NihonBox Subscription Review + Coupon – January 2018
NihonBox is a Japan-based monthly box filled with the best and original goodies from JAPAN! Each box includes 7-10 items from the otaku and traditional Japanese culture like Japan-exclusive figures, plush toys, collectibles, food, as well as Japanese lifestyle accessories!
This box was sent to us at no cost for review. (Check out the review process post to learn more about how we review boxes.)
The Subscription Box: NihonBox
The Cost: $33.49 a month + $5.50 shipping
COUPON: Use coupon code ILOVENIHONBOX to save $3 off your first NihonBox!
The Products: 7-10 items from the otaku and traditional Japanese culture
Ships to: Internationally
January 2018 NihonBox Review
Each NihonBox comes with an informational booklet.
The pamphlet then opens up to detail all the items that came in your box this month. Along with cute write-ups on the significance of each item, the pamphlet also describes the month’s theme.
January’s theme, understandably: the new year! The back of the pamphlet details Japanese symbols, terms, and long-held traditions that accompany the new year. (My favorite new year’s décor tidbit was about Kadomatsu, which means “doorstep pine.” It’s a stunning decoration of pine and bamboo that symbolizes eternity and longevity. It sounds so lovely!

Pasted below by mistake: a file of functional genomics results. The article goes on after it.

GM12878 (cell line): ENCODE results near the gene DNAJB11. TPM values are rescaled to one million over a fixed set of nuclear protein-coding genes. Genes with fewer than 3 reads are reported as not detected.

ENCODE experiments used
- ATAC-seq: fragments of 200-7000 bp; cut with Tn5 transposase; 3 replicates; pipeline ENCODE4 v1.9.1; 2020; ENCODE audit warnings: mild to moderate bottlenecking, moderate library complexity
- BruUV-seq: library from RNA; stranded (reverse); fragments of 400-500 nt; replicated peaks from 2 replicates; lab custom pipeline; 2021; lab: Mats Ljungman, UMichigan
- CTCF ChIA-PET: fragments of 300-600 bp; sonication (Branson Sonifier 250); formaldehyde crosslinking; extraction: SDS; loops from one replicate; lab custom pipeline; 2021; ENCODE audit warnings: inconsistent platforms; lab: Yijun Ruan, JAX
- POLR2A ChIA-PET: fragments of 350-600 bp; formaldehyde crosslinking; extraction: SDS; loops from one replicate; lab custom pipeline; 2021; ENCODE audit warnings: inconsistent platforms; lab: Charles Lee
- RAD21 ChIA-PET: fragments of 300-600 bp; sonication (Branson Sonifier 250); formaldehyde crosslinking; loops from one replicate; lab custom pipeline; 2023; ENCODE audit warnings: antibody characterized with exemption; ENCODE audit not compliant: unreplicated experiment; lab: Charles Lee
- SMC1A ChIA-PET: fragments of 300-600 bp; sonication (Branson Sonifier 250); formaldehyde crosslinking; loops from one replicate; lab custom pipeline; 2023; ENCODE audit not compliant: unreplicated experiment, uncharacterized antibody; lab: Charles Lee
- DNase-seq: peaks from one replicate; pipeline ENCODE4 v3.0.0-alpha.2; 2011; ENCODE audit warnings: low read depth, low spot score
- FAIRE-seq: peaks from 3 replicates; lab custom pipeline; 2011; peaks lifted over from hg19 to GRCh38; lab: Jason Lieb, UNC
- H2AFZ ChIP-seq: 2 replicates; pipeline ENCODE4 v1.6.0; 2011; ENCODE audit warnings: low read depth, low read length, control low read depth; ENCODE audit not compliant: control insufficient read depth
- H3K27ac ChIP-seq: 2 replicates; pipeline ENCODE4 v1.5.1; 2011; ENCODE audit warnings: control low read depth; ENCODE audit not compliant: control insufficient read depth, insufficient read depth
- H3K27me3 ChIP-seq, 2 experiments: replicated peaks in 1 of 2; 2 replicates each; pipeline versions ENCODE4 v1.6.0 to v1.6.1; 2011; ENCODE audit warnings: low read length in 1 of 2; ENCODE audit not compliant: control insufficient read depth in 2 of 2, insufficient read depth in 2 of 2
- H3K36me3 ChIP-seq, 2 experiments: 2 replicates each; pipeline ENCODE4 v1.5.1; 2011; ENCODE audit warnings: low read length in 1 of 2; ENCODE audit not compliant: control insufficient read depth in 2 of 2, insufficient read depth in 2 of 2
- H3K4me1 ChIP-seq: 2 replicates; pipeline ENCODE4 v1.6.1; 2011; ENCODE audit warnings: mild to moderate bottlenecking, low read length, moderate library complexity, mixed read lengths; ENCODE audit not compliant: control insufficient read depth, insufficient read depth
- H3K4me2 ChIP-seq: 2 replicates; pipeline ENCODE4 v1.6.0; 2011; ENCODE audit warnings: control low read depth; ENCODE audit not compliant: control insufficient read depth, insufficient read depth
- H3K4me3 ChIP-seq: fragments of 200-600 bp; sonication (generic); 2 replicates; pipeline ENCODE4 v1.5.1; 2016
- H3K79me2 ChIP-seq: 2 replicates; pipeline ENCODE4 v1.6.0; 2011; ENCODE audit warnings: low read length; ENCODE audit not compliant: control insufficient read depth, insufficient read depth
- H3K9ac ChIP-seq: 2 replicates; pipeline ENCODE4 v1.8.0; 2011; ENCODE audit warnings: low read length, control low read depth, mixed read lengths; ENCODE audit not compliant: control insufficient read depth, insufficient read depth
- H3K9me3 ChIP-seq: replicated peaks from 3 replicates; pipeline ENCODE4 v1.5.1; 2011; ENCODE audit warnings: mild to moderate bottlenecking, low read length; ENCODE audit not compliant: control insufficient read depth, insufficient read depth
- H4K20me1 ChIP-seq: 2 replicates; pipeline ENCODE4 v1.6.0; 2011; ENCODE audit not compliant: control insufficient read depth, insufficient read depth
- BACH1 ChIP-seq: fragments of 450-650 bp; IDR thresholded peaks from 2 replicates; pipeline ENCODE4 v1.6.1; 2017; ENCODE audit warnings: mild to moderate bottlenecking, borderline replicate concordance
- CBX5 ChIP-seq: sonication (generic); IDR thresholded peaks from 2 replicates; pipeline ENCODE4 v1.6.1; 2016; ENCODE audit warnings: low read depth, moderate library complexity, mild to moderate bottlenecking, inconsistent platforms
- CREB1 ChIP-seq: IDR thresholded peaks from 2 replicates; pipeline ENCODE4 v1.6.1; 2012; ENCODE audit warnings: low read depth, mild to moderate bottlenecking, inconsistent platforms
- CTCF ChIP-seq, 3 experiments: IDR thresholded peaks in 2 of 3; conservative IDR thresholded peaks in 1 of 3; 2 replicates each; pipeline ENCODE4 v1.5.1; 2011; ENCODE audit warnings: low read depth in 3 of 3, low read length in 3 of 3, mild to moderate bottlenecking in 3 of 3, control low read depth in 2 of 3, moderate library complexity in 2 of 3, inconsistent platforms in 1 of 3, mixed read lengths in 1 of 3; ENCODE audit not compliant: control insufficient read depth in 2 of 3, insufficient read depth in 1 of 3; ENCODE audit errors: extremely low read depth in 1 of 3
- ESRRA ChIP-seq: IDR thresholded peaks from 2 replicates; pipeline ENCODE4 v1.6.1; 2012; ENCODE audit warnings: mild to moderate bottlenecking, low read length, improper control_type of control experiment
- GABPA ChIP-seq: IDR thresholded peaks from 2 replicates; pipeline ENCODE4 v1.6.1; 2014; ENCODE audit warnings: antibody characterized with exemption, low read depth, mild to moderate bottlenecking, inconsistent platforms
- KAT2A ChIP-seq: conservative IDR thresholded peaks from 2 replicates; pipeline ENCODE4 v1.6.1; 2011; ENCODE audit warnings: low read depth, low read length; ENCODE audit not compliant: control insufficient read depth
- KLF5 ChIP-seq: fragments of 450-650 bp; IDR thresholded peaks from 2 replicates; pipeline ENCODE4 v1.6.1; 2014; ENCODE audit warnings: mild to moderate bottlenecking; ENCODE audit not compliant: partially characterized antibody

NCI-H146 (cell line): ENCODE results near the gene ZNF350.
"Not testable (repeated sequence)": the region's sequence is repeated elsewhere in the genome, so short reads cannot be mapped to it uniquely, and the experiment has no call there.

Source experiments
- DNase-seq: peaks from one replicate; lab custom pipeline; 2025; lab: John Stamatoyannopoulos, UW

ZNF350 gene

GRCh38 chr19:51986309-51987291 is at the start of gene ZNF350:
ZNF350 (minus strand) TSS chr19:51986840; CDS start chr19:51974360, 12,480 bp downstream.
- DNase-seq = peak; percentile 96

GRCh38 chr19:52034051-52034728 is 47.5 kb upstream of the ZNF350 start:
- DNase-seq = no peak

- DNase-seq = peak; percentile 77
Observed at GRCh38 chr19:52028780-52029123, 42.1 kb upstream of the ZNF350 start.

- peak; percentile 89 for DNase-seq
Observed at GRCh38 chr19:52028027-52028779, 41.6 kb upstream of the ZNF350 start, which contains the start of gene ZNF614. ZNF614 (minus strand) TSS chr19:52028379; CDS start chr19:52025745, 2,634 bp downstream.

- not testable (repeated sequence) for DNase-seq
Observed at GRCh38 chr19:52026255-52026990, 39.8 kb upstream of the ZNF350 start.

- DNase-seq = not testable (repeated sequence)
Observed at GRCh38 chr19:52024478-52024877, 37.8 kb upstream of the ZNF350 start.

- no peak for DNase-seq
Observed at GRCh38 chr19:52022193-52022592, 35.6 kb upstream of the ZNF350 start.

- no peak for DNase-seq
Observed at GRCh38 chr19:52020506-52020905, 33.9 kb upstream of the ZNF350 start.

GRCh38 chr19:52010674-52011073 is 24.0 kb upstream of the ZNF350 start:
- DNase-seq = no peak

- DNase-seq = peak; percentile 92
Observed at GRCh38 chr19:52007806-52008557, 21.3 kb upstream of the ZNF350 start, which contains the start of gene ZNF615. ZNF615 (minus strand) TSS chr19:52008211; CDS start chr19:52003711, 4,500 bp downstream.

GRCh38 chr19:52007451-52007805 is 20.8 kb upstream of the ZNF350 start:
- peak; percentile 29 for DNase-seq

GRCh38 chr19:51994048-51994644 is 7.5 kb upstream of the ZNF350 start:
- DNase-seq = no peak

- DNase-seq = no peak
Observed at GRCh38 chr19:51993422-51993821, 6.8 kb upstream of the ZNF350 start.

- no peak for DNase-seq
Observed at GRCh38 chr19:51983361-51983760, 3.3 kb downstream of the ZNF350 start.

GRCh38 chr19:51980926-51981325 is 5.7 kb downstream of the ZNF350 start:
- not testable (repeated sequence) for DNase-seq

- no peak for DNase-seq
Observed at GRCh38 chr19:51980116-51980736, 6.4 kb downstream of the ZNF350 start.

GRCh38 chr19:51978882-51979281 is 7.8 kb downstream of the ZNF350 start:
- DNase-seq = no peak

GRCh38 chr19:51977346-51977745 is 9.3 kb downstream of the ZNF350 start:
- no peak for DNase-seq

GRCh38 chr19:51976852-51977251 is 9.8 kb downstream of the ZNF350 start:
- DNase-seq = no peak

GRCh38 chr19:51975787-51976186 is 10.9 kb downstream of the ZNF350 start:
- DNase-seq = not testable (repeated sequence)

Pikachu Plush Mocchi-Mocchi – Retail Value $16.57
This plush Pikachu toy is part of the Mocchi-Mocchi collection from Takara Tomy Arts in Japan. A smiling, soft ‘n squishy Pikachu sports the hat worn by Satoshi (Ash) in the latest Pokémon movie Kimi ni Kimeta (Pokemon the Movie: I Choose You!). So cute!
Super Mario Chocolate Bar – Retail Value $3.95
Tricky photo lighting, unfortunately, made this chocolate bar look darker than it is in real life. It’s actually a normal shade of milk-chocolate-brown, I assure you! This Super Mario chocolate bar encourages you to play with your food, literally. Nibble away at its gridded chocolate border and help Mario escape! It’s a fun twist on a tasty treat.
Gashapon Doraemon – Retail Value $9.99
Another fun one! This is one of four figurines in a series of gashapons from Doraemon manga by Shōgakukan. Each box includes either: Doraemon and the mouse (he hates mice, as mine demonstrates!), Doraemon with a Dorayaki (his favorite cake), Dorami-chan (Doraemon’s sister), or Mini-Dora (a miniature Doraemon). It comes wrapped and packed as a small ball, but open the ball up, and you’ll find all the parts needed to assemble your gashapon!
Fullmetal Alchemist Edward Elric Figurine – Found here for $30.99
Coinciding with the release of the 2017 live-action Fullmetal Alchemist movie, NihonBox has included this Edward Elric figurine. I was only able to find it online for the steep price of $30.99, which practically pays for the box itself! The plastic figurine is 16 centimeters high, and comes with a circular standing base.
Lucky Dog Omikuji – Buy a similar item for $7.16